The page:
Pauls Quiz 260

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1. Prior to the completion and opening of The Shard in London in 2012, the two tallest buildings in the E.U. were both found in which central European city?

2. Between the years 1960 and 1989 there were 13 songs that reached number one in the UK charts with an animal (or animals) in the song title. Can you name four? One point for each correct answer.

3. The name of which African country, once a colony called 'German South-West Africa', translated means 'Area where there is nothing'?

4. An eastern US port city, an ecosystem, a girls name, a river, a domestic cat breed and a type of womans dress. One word, 8 letters.

5. Since the introduction of the Open era in 1968, which two men have lost a record four Wimbledon Mens Singles finals? One point for each correct answer.

6. During the Cold War there was a military doctrine named 'MAD'. 'MAD' was an acronym for what?

7. Laurent Blanc was the first player ever to do what in a FIFA World Cup match?

8. Theoretically, when extended to five dimensions, a 'Black Hole' becomes a black what?

9. What is the three letter word for the egg mass from fish used to make caviar?

10. Klaus Voorman won a Grammy Award for his cover design on The Beatles Revolver album. Voorman was also the bassist for which successful British band between 1966 and 1969?

ANSWERS

1. Frankfurt (Commerzbank Tower, 259 m/850 ft and Messeturm, 257 m/ 843 ft)

2. Any four of the following thirteen songs.
Running Bear (Johnny Preston), Little Red Rooster (Rolling Stones), Pretty Flamingo (Manfred Mann), Albatross (Fleetwood Mac), Puppy Love (Donny Osmond), Dreamer/The Puppy Song (David Cassidy), Tiger Feet (Mud), Matchstick men and matchstick cats and dogs (Brian and Michael), Rat Trap (Boomtown Rats), The Lion Sleeps Tonight (Tight Fit), Karma Chameleon (Culture Club), Eye of the Tiger (Survivor), The Chicken Song (Spitting Image)

3. Namibia

4. Savannah

5. Two answers. Jimmy Connors (75, 77, 78, 84) and Boris Becker (88, 90, 91, 95)

6. Mutually Assured Destruction Mutual assured destruction, or mutually assured destruction (MAD), is a doctrine of military strategy and national security policy in which a full-scale use of high-yield weapons of mass destruction by two or more opposing sides would cause the complete annihilation of both the attacker and the defender (see Pre-emptive nuclear strike and Second strike). It is based on the theory of deterrence where the threat of using strong weapons against the enemy prevents the enemy's use of those same weapons. The strategy is a form of Nash equilibrium in which neither side, once armed, has any incentive to initiate a conflict or to disarm.

7. Score a 'Golden Goal'. (113th min against Paraguay in the 2nd round of the 1998 World Cup)

8. A 'Black String' A black string is a higher dimensional (D>4) generalization of a black hole in which the event horizon is topologically equivalent to S^2 × S^1 and spacetime is asymptotically M^d-1 × S^1. Perturbations of black string solutions were found to be unstable for L (the length around S^1) greater than some threshold L'. The full non-linear evolution of a black string beyond this threshold might result in a black string breaking up into separate black holes which would coalesce into a single black hole. This scenario seems unlikely because it was realized a black string could not pinch off in finite time, shrinking S^2 to a point and then evolving to some Kaluza-Klein black hole. When perturbed, the black string would settle into a stable, static non-uniform black string state.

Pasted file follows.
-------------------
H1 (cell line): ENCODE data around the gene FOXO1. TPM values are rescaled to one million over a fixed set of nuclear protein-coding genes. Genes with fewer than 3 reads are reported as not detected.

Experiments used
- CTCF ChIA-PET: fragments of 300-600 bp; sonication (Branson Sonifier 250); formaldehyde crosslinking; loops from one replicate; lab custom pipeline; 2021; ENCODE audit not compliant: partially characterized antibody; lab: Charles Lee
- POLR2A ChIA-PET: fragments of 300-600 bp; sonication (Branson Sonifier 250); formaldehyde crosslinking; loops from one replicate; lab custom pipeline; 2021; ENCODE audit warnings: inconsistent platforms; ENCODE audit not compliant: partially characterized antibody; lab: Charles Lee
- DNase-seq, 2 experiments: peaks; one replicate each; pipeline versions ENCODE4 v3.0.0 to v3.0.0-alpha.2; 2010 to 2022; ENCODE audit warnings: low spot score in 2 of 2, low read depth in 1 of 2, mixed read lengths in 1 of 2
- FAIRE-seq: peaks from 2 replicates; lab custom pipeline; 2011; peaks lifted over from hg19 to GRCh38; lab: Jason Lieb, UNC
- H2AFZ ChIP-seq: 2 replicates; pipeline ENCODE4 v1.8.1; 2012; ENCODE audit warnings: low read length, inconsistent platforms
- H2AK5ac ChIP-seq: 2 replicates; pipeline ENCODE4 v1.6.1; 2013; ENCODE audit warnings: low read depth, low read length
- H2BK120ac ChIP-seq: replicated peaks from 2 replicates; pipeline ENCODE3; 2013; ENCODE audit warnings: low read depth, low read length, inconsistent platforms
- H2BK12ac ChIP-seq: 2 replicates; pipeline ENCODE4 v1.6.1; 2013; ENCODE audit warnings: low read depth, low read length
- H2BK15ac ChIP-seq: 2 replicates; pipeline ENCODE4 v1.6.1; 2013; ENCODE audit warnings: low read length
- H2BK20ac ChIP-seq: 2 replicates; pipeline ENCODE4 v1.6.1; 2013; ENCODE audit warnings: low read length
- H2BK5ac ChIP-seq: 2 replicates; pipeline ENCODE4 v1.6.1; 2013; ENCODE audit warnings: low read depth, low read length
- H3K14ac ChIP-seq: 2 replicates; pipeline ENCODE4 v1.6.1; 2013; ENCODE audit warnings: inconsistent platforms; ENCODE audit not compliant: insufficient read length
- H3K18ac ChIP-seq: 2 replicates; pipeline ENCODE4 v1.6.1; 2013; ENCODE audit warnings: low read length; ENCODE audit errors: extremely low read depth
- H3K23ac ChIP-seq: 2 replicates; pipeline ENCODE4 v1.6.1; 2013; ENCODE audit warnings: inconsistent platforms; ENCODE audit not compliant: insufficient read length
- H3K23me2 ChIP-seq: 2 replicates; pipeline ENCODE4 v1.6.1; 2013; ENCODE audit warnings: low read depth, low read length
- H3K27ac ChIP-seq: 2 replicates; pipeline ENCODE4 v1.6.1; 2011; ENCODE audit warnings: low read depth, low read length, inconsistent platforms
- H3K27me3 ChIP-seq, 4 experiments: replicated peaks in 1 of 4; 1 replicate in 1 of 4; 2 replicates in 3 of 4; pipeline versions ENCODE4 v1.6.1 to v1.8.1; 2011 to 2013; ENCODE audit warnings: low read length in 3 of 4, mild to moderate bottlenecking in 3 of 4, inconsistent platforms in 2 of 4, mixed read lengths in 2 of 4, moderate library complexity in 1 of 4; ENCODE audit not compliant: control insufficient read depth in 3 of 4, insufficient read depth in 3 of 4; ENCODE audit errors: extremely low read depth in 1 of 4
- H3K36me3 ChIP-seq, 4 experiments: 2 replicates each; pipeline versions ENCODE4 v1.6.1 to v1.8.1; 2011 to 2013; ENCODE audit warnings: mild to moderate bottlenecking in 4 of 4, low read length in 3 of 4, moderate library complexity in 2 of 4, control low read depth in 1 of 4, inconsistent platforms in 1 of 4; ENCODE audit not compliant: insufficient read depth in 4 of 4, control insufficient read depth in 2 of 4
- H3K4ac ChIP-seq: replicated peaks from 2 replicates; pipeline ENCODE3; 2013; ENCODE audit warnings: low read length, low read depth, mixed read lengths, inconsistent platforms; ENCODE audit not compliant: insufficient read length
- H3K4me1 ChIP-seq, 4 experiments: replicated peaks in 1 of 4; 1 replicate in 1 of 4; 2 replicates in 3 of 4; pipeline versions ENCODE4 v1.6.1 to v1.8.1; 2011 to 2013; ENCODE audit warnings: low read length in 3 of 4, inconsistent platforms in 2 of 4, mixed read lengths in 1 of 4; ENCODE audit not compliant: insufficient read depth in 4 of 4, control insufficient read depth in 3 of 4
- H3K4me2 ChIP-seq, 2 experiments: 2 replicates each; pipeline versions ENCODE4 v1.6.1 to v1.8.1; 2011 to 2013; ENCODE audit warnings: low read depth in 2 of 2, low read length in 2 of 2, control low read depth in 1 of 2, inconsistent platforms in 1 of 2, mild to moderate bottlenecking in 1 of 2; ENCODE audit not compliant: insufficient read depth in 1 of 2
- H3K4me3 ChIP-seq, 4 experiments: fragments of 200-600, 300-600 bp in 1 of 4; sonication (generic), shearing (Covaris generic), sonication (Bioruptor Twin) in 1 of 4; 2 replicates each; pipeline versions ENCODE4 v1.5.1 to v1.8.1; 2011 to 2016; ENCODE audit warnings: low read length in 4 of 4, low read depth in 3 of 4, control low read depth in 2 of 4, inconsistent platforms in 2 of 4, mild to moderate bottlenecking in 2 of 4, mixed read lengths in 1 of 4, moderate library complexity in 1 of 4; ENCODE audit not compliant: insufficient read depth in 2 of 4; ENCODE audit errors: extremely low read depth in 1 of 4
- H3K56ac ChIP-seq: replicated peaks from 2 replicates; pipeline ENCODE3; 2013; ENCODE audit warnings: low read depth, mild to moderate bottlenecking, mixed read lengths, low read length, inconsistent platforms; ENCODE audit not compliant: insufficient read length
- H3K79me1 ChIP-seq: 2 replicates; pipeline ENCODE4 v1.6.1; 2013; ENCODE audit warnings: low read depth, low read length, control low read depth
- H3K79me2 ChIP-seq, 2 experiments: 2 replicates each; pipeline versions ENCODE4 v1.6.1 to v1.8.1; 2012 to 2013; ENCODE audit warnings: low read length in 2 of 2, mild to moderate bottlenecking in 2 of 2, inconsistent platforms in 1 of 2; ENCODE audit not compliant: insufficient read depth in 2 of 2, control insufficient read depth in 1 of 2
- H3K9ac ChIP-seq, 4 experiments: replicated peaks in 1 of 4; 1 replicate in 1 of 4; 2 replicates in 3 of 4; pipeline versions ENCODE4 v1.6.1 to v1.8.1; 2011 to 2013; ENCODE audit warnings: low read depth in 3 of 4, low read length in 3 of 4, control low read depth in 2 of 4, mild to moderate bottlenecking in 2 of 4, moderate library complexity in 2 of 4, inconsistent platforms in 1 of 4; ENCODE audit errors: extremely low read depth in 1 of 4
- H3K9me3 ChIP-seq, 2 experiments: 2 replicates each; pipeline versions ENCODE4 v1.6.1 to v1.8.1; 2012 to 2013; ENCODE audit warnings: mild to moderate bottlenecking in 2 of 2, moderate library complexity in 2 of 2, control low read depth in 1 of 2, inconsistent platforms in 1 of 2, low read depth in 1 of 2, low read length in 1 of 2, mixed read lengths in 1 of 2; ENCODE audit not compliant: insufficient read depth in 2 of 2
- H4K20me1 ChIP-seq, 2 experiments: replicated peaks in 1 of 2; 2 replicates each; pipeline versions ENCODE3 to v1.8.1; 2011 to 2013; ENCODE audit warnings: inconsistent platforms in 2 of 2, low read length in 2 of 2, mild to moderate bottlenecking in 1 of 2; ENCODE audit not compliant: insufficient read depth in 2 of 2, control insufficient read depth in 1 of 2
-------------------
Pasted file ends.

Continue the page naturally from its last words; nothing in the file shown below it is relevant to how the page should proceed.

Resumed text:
9. Roe Roe or hard roe is the fully ripe internal egg masses in the ovaries, or the released external egg masses of fish and certain marine animals, such as shrimp, scallop and sea urchins. As a seafood, roe is used both as a cooked ingredient in many dishes and as a raw ingredient. The roe of marine animals, such as the roe of lumpsucker, hake and salmon, is an excellent source of omega-3 fatty acids. Roe from a sturgeon or sometimes other fishes is the raw base product from which caviar is made. The term soft roe or white roe denotes fish milt.

10. Manfred Mann Klaus Voormann (born 29 April 1938) is a German artist, musician, and record producer. He designed artwork for many bands including the Beatles, the Bee Gees, Wet Wet Wet and Turbonegro. His most notable work as a producer was his work with the band Trio, including their worldwide hit "Da Da Da". As a musician, Voormann is best known for being the bassist for Manfred Mann from 1966 to 1969, and for performing as a session musician on a host of recordings, including many by former members of the Beatles. His association with the Beatles dated back to their time in Hamburg in the early 1960s. He lived in the band's London flat with George Harrison and Ringo Starr after John Lennon and Paul McCartney moved out to live with their respective partners, and designed the cover of their album Revolver, for which he won a Grammy. Following the band's split, rumours circulated of the formation of a group named the Ladders, consisting of Lennon, Harrison, Starr and Voormann. This failed to materialise, outside of all four Ladders (plus Billy Preston) performing on the Ringo Starr track "I'm the Greatest", although Voormann did play on albums by Lennon, Harrison and Starr, and was for a time a member of the Plastic Ono Band. In the 1990s, he designed the artwork for the Beatles Anthology albums.

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